'Conflict of evidence'

The glaring discrepancy presents a credibility crisis for Mr Peters, who is also Foreign Minister.

Helen Clark is expected to call Mr Peters in to explain the differences between what he told her and what Mr Glenn says.

Asked how the Prime Minister could sack Mr Peters when it was a case of one person's word against another, Mr Hide said people should examine the motives of both men.

"There's no motive for Owen Glenn to mislead Parliament," Mr Hide said.

"And then look at Winston's track record."

Mr Hide noted Mr Glenn had donated hundreds of thousands of dollars to Labour in recent years along with his donation to Mr Peters' legal fight - now his credibility was being questioned.

"That's a disgusting way to treat a person who's been very charitable when he had no need to be.'

Electoral petition

Mr Glenn's letter says: "The payment was made by me to assist funding the legal costs incurred personally by Rt Hon Winston Peters MP concerning his electoral petition dispute, at his request.

"Mr Peters sought help from me for this purpose in a personal conversation, some time after I had first met him in Sydney.

"I agreed to help in the belief that this step would also assist the Labour Party, in its relationship with Mr Peters. I supported the Labour party."

Mr Glenn said he had never made a donation to the New Zealand First Party.

"I declined an earlier request to so do."

Mr Glenn does not specify the date on which he met Mr Peters in Sydney but Mr Peters believes they met at a Bledisloe Cup weekend on August 13, "well before the 2005 election."

The implication in Mr Peters' letter is that - because it was well before the election on September 17 - they could not have discussed the electoral petition which was begun after the election.

However it was common knowledge at the time that New Zealand First was concerned at the spending of the eventually successful National candidate Bob Clarkson, and that an electoral petition was a possibility.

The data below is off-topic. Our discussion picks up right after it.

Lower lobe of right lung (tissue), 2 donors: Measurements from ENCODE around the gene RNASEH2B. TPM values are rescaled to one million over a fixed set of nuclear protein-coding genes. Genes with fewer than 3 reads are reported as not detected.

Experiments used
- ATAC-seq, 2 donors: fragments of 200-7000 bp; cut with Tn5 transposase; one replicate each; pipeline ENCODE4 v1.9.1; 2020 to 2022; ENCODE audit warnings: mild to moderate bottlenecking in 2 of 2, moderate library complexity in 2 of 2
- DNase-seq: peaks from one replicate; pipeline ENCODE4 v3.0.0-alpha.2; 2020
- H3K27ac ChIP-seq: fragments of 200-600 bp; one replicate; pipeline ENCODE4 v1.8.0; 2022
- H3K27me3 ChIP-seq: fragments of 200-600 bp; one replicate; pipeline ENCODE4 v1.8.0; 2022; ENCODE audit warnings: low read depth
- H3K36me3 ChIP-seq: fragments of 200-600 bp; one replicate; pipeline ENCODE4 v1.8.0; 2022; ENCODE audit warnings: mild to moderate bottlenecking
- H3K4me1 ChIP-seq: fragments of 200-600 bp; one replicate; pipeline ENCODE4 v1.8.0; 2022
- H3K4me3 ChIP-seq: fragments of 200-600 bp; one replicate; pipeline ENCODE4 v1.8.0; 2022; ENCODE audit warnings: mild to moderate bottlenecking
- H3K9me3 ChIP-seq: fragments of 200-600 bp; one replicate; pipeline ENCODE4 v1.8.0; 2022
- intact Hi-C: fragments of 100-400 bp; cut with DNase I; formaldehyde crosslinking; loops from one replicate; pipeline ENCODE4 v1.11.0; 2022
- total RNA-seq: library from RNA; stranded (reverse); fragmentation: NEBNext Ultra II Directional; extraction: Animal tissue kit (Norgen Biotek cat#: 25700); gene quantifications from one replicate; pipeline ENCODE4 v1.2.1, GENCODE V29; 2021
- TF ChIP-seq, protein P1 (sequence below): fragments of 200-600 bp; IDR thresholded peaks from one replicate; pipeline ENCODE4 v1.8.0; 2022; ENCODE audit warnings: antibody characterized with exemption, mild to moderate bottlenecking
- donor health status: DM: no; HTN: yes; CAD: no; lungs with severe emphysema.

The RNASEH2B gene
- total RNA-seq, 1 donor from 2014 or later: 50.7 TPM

According to the judgment of the electoral petition, Mr Peters' electorate chairman, Roy Townhill wrote on August 24 to Mr Clarkson's campaign manager, Wayne Walford, telling him his $20,000 must have been breached - just 11 days after Mr Glenn and Mr Peters had their conversation in Sydney.


Mr Glenn says in his letter that he met Mr Peters socially at the Karaka yearling sale, he thinks in 2006.

"He thanked me for my assistance."

Mr Peters in his letter says he believes the meeting at Karaka took place the following year.

"I recall that in 2007 (and my diary confirms this) Mr Glenn and two others joined the table in which I and a friend shared a sit down lunch with about eight leading names in the horse racing fraternity."

Mr Peters does not directly challenge Mr Glenn's statement that Mr Peters had thanked him for the donation but refers to previous statements he has made.

"In my evidence to the committee and in my press statement 18 July I did not thank him until my lawyer advised me on July 18 2008."

'Deep contradiction' - Greens

Greens co-leader Russel Norman said there was now a "deep contradiction" between the statements of Mr Glenn compared with those made by Mr Peters and his lawyer Mr Henry.

"I think that the Prime Minister must have serious doubts now, because there is clearly contradiction on one of the key points," Dr Norman said.

He pointed to Mr Glenn saying Mr Peters had asked him for the money.

"And Mr Peters - when he made his great song and dance of holding up a 'no' sign - denied any knowledge whatsoever of it," Dr Norman said.

"I think it would be fair to ask your Foreign Minister what's going on."

Dr Norman also said it would be helpful if Mr Glenn gave oral evidence to the Privileges Committee by video link so that questions could be asked. He could not comment about whether this was likely.